KAMPALA – There is urgent need for Uganda to mobilise its biggest composition of the population, the youth, into a working force in order to realize complete social and economic transformation in the country. In order to do this, the youth need to be ideologically oriented to understand where the country has been and where it is headed. Ideological orientation will help the youth to understand and appreciate their country better.
This is according to Jonah Jackson Bakalikwira, the Assistant Commissioner for National Guidance at the Ministry of ICT and National Guidance, who was Thursday afternoon addressing the 6th NRM Ideological Clinic at the party headquarters in Nakasero, Kampala.
This week’s topic for the ideological clinic was “Tackling the crystalisation of Ugandan’s National core values as a pillar to social economic transformation.” Mr Bakalikwira while speaking to cadres present at the party headquarters as well as those that attended virtually, emphasized the importance of inculcating values in the citizens.
“The leadership stewarding this country has been able to go this long because of maintaining ideologies. The notion of values as drivers to social order and development is as old as the history of humanity,” Bakalikwira said.
He explained that the purpose of values is to provide a basis for rules, regulations and constitutions which also provide general guidelines for conduct and behavior of society and also go a long way in enabling the citizens to play their constitutional role with passion in fulfillment of their aspirations.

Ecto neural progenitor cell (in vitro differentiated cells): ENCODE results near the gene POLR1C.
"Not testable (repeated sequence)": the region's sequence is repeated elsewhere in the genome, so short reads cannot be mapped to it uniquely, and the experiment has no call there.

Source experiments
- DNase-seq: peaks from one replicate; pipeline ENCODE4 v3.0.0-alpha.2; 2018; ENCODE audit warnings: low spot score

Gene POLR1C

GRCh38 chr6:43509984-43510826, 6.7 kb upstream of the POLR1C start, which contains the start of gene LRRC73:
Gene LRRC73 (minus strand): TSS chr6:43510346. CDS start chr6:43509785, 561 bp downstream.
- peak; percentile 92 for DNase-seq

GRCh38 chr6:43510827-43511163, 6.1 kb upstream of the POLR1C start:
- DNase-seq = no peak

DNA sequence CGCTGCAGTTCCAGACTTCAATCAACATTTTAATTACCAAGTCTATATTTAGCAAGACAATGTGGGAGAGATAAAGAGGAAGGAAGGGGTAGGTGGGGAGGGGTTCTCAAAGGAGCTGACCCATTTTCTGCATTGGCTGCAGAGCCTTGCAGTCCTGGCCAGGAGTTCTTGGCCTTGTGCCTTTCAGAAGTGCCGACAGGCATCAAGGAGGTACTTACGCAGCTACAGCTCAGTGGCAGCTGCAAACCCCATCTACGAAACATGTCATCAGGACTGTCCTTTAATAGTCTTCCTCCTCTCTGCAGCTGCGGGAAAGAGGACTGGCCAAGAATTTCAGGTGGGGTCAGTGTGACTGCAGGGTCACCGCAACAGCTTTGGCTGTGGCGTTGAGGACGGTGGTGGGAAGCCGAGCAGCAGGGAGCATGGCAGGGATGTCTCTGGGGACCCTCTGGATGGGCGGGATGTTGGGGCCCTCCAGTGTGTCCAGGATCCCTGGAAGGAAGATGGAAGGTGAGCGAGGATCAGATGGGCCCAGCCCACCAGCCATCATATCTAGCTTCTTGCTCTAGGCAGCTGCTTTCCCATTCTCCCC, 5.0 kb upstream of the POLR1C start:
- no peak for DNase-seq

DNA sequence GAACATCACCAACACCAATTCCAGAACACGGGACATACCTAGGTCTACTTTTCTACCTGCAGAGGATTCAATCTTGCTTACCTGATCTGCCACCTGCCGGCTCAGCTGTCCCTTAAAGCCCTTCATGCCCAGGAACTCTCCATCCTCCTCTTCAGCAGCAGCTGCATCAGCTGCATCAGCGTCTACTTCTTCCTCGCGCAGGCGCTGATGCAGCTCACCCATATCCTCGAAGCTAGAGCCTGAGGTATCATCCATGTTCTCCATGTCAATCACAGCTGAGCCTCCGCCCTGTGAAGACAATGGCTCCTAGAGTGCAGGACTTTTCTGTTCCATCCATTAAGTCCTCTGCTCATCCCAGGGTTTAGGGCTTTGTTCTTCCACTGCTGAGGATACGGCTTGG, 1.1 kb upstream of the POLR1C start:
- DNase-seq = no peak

According to Bakalikwira, Uganda’s national core values are contained in the constitution, the national objectives and directive principles of State Policy, among others.
He therefore said that if these laws are not constantly talked about and reechoed, they will cease in our lives.
“Uganda’s youngest population comprises of mainly young people who lack appreciation of hard work, integrity and patriotism which is leading to a number of social problems like hooliganism, moral degeneration among others,” Bakalikwira said, adding: “However this population can easily be turned into a productive dividend force if well nurtured.”